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Monday, 7 September 2009
Page: 8708

Mrs VALE (6:23 PM) —According to the explanatory memorandum, the Health Legislation Amendment (Midwives and Nurse Practitioners) Bill 2009 supports the government’s 2009-10 budget measures purportedly by facilitating new arrangements to enhance and expand the role of nurse practitioners and midwives which allow them to take a greater role in providing quality health care.

For eligible nurse practitioners and midwives the bill will provide the right to request certain diagnostic imaging and pathology services for which a Medicare benefit may be paid, the right to prescribe certain medicines under the Pharmaceutical Benefits Scheme, and new Medicare items and referrals under the Medicare Benefits Schedule for midwives and nurse practitioners working in ‘collaborative’ arrangements with doctors.

The Midwife Professional Indemnity (Commonwealth Contribution) Scheme Bill 2009 and the Midwife Professional Indemnity (Run-off Cover Support Payment) Bill 2009 provide for the Commonwealth to contract with an insurer through a national tender process to provide indemnity insurance for independent midwives and the imposition of a run-off cover support payment as a levy on insurers’ midwife professional indemnity insurance premium income.

I note the coalition supports the referral of these bills to a Senate committee inquiry. The committee was due to report by 7 August 2009, but I understand that the committee’s report has been delayed for the time being. I look forward to seeing the committee’s ultimate report, because I share the concerns of many Australian women about the kind of health care they and their babies will receive at a most vulnerable time in their lives—that is, when giving birth.

I understand that the provisions in these bills regarding midwifery were recommended by the Maternity Services Review. New medical benefits items and pharmaceutical benefits provisions are to be available from 1 November 2010. The new MBS items will provide for collaborative working arrangements between nurse practitioners and midwives and doctors, although there is a lack of certainty as to what form ‘working collaboratively’ will take in practice. It is expected that for participating midwives it will include antenatal, birthing and postnatal care arrangements between those midwives, obstetricians and GP obstetricians. The government points out that nurse practitioners will be limited to providing those services within their competency and authorised scope of practice. However, there is still no detail on exactly what this means. The legislation does provide that both nurse practitioners and participating midwives will be able to refer their patients under the MBS to specialist consultant physicians, and these measures are welcome.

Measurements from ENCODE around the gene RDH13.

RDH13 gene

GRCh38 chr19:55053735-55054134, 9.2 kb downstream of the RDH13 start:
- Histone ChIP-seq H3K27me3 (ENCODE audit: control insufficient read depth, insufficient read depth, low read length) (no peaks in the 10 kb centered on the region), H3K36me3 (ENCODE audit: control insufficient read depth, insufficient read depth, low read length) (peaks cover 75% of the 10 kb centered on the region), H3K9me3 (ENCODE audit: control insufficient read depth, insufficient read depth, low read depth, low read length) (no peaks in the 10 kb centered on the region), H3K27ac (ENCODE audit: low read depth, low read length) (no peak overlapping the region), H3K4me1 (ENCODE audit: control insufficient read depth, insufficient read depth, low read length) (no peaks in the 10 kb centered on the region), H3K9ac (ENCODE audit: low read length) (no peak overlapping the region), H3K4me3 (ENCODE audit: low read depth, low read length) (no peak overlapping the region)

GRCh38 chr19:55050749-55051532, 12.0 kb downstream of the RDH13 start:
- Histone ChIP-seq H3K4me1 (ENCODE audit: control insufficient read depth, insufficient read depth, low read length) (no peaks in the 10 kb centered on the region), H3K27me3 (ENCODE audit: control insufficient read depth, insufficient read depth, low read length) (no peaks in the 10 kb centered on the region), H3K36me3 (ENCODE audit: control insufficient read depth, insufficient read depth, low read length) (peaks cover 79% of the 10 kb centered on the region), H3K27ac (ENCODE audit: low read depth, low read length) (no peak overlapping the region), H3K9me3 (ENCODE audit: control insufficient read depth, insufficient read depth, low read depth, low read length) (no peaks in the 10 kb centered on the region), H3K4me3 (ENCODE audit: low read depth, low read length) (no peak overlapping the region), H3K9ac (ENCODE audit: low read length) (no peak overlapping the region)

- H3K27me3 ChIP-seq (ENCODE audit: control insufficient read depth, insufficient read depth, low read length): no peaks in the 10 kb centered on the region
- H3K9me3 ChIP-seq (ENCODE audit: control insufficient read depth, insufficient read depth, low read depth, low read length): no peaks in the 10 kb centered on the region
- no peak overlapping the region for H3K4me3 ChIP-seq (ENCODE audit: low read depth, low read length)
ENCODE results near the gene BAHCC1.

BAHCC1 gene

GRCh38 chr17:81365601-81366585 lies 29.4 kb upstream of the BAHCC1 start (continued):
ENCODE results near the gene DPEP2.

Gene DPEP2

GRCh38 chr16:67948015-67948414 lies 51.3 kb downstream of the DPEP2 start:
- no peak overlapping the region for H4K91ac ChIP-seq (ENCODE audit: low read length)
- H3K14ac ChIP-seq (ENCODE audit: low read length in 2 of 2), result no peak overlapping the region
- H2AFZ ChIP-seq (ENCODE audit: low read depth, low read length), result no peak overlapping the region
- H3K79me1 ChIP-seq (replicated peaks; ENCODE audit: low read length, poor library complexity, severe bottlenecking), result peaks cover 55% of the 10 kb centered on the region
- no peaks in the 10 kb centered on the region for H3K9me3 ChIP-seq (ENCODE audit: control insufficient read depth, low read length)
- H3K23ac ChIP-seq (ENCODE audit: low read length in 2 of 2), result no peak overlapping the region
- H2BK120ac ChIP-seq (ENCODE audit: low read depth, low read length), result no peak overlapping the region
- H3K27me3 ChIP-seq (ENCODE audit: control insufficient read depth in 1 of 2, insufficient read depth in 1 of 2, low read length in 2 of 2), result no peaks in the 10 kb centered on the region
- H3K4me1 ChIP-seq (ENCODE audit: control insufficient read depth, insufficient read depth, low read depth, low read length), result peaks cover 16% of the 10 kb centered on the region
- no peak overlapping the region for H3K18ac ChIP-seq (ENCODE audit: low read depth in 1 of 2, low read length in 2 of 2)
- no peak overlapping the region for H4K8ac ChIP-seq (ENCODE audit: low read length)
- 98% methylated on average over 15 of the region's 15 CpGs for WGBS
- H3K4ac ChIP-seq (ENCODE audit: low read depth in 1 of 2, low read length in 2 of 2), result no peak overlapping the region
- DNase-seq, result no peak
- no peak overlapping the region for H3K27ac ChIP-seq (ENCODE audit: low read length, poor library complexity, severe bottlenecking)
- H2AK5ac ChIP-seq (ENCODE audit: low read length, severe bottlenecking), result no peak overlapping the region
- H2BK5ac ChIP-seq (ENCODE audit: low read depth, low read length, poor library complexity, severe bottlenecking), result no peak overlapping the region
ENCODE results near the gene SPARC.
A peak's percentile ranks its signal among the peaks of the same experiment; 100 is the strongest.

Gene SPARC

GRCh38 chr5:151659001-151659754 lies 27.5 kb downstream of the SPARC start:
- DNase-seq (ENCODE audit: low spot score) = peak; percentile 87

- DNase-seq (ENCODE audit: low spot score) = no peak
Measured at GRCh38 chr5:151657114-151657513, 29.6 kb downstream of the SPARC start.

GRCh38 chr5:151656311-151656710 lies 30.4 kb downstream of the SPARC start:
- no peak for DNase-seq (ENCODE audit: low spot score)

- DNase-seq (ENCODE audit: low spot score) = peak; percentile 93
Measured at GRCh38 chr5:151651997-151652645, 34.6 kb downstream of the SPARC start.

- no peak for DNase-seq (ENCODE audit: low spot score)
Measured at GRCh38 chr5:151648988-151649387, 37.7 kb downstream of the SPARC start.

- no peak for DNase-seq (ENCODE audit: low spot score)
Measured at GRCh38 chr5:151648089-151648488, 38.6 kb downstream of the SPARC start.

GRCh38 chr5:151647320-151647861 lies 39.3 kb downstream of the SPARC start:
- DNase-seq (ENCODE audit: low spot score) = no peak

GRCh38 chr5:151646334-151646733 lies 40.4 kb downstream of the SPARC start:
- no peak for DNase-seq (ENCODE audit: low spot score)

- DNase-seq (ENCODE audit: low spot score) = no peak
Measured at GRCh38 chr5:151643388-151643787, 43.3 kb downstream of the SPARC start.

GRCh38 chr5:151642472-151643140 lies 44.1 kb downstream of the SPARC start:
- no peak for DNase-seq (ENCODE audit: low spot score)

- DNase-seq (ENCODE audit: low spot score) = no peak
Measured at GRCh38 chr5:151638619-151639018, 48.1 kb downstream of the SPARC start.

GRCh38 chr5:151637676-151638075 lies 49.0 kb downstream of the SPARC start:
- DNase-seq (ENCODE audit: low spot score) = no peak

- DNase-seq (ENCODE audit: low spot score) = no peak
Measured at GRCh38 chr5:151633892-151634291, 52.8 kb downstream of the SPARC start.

Many of my constituents will be aware that private midwife practitioners are unable to access professional indemnity insurance in Australia. The insurance industry says that this is because, firstly, there is no accurate and up-to-date data with which to make an actuarial assessment of liability and, secondly, the potential premium pool is too small to support a market priced premium that would be affordable for midwives. Pursuant to the national accreditation and registration scheme, it will be a requirement of registration from 1 July 2010 that all health professionals have indemnity insurance. The government plans to contract with an insurer to provide professional indemnity insurance to certain midwives. In doing so, a database will be established and maintained to allow the insurance industry to then develop appropriate insurance products in the future. This is a sound provision.

Provisions in the Commonwealth contribution bill will allow the government to pay certain amounts for claims against an eligible midwife and, in the case of practising eligible midwives, these are as follows: (1) for each claim, the insurer will pay the first $100,000; (2) for each claim over $100,000 the government will pay 80 per cent of the cost that exceeds that threshold, up to a ceiling of $2 million—claims between $100,000 and $2 million are classed as level 1 Commonwealth contribution payments; and (3) for each claim that exceeds $2 million, the government will pay at the level 1 rate for the first $2 million plus 100 per cent of the cost of the claim above that threshold, which is classed as level 2.

This bill also provides for the government to change the $100,000 threshold, the $2 million threshold and the rate of subsidy applying to both levels by the rules. Provision is also made for ‘run-off’ cover for an eligible midwife who has ceased to practise. I note that these amendments providing for insurance cover for eligible midwives are largely in response to the recommendations of the Maternity Services Review and are welcome amendments. However, the main concern that I and many of my constituents have is that this legislation does not provide any indemnity insurance cover for midwives supporting mothers at homebirths. I note that the minister has been persuaded to change her mind on this point. She has extended the time frame for the next two years. This extension of time will allow for discussion and debate and examination of the issue, which I know will be welcomed by the midwives association. It is a reversal that is welcome, and I acknowledge the work of the shadow minister in this regard.